Mr. JOHNSON of Georgia. Mr. Chairman, I rise in support of my amendment.
It is clear the economy is growing at its fastest pace in years, while unemployment is dropping rapidly. According to the most recent reports from the Bureau of Labor Statistics, employers added 252,000 jobs in December, exceeding expectations and driving the unemployment rate down to 5.6 percent, the lowest level since the recession.
There have been actually 54, 55 straight months of positive jobs growth over the last 6 years, Mr. Chairman. And this is an important consideration when you consider the faulty premise being offered in support of the underlying legislation here, that regulations hurt business and hurt job growth. They do not.
My amendment would ensure that this rapid growth and progress continues by exempting from H.R. 185 all rules that the Office of Management and Budget determines would result in net job creation.
Several of my Republican colleagues have complained in today's debate about a regulatory system that costs American families $15,000 in annual costs. These figures rely on debunked sources from studies that do not assume current economic conditions or even account for the benefits of regulations.
We even had a display of 1 week's worth of so-called regulations by one of my colleagues on the other side a short while ago purporting to show the sheer volume of regulations that were issued in 1 week when, in fact, a lot of those papers had to do with 34 final rules published during that period, 31 proposed rules--many of which were minor in nature--and 277 notices of administrative minutia such as public meetings, when and where public meetings were to be held, and also the availability of
letters regarding sunscreen products.
So it really tries to mislead by holding up a stack and contending that one business in one particular area has to comply with all of these so-called regulations that are purported to be in a stack of papers. That is just not true. It is misleading to the public.
In many cases, rules issued in 2015 have been largely administrative and minor. For instance, the Federal Aviation Administration has issued rules concerning airworthiness directives while the Coast Guard has issued its routine rules for bridge opening schedules.
Now, if we didn't have rules for when bridges should be opening and how to open and how to warn people, do you think we could claim ourselves to be living in such a civilized society as the one we live in?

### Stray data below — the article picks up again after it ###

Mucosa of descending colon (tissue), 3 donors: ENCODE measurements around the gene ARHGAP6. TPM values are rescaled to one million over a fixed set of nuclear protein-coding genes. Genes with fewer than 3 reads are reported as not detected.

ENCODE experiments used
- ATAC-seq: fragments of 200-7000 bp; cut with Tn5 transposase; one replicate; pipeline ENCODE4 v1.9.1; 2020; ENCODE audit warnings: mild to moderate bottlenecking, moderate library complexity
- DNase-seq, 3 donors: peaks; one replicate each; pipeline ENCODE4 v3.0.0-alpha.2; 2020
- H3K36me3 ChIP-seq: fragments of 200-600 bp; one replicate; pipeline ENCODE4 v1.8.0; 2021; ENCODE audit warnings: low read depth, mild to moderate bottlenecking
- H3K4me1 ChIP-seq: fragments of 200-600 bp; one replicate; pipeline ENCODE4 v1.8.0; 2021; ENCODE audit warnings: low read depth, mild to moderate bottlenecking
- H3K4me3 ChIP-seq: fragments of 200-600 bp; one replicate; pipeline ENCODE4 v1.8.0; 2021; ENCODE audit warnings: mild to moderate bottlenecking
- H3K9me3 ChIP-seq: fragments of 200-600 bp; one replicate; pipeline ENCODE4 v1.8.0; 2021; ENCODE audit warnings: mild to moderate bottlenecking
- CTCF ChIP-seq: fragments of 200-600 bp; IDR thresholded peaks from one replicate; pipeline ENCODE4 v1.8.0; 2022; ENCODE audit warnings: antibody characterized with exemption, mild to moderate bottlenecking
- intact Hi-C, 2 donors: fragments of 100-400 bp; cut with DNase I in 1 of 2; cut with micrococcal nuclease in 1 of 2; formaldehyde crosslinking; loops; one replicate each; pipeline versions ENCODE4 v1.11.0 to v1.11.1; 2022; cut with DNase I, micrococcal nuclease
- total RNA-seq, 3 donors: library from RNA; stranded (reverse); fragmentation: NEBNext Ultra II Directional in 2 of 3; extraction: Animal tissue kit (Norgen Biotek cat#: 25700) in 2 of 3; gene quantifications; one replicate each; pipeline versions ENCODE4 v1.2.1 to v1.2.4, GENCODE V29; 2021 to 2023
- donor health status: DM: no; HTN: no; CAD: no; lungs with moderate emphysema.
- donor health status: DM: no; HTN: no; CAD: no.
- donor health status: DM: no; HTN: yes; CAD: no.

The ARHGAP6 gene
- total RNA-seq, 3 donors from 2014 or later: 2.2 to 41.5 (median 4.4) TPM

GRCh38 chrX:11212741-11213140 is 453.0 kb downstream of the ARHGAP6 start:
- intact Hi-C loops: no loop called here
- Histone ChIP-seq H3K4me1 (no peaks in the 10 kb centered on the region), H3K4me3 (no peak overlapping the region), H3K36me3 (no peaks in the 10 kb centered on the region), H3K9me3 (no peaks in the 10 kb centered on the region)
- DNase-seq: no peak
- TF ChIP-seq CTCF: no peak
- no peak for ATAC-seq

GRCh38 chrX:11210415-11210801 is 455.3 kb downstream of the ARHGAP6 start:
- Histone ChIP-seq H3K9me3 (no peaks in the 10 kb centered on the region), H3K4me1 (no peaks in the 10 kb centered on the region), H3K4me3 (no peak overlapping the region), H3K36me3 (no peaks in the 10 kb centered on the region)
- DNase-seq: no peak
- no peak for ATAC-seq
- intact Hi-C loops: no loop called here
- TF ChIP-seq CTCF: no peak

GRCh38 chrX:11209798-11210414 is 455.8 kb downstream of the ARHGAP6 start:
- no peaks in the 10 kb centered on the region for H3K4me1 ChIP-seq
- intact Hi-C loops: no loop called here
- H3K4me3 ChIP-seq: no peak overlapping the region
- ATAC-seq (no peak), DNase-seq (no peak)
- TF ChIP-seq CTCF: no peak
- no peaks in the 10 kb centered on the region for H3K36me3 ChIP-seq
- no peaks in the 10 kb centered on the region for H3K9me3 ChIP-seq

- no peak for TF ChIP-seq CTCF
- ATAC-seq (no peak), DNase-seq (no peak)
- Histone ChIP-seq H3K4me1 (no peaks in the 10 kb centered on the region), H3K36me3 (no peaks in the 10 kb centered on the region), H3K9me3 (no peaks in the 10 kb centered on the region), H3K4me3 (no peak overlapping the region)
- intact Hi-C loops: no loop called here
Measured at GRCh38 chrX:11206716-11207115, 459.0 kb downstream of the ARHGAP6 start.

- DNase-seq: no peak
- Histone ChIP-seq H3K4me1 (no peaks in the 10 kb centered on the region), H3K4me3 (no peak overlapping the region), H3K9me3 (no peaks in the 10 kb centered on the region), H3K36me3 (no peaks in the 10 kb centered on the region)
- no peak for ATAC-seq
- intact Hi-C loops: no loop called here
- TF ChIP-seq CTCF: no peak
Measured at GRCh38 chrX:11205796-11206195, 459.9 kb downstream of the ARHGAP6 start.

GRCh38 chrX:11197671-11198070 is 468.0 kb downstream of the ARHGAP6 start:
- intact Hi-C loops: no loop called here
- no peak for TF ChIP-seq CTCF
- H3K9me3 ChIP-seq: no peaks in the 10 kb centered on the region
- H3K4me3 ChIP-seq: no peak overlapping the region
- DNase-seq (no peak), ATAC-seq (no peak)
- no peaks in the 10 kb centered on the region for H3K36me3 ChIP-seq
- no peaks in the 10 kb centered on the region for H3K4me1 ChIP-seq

We have got to have rules. I will take note of the fact that when I went to kindergarten, we had a set of rules up on the board. Everywhere you go, you are going to have a set of rules: the rules of the Federal Government--which are vast and broad--foreign policy, domestic policy, space, cyberspace.
I mean, this country that we live in is not a great country because it chose simplicity as its model. We have a lot of rules that we have to live by, and those are the things that help make America a great country.
Guess what, ladies and gentlemen, it is you and your family members and friends who populate this Federal Government. You are the ones who are the rulemakers. They want to try to turn you into people who are trying to do something to hurt others when the only thing you are trying to do is do your job that will help others be able to live lives and create a better America for ourselves and, most importantly, our children.
Don't get it twisted. Don't think that regulations are hurting you. Regulations are causing what benefits you are taking advantage of now. These are the very rules that undergird our Nation's regulatory system and successful day-to-day operations.
The Acting CHAIR (Mr. Hultgren). The gentleman's time has expired.
Mr. GOODLATTE. Mr. Chairman, to the point just raised by the gentleman from Georgia, I want to quote Daniel Webster, who is also quoted right up there above us in the Chamber.
He says, ``It is hardly too strong to say that the Constitution was made to guard the people against the dangers of good intentions. There are men in all ages who mean to govern well, but they mean to govern. They promise to be good masters, but they mean to be masters.''
I share and welcome the gentleman from Georgia's concerns about the impact of regulations on the people and on their jobs, but the right way to address that concern is to join me in supporting this bill. It includes the Rothfus-Barr amendment added to the legislation in the 113th Congress that requires agencies to do a much better job identifying adverse job impacts before they impose the regulations.
The gentleman's amendment represents the wrong way to address job concerns. That is because it would give the executive branch a strong incentive to manipulate its jobs impact and cost-benefit analysis to avoid the requirements of the bill, including the Rothfus-Barr amendment, rather than comply with that requirement.
The amendment also puts the cart before the horse, offering carve-outs from the bill, based on factors that cannot be determined adequately unless the important analytical requirements in the bill are applied in the first place.
For all of these reasons, I urge my colleagues to oppose the amendment, and I yield back the balance of my time.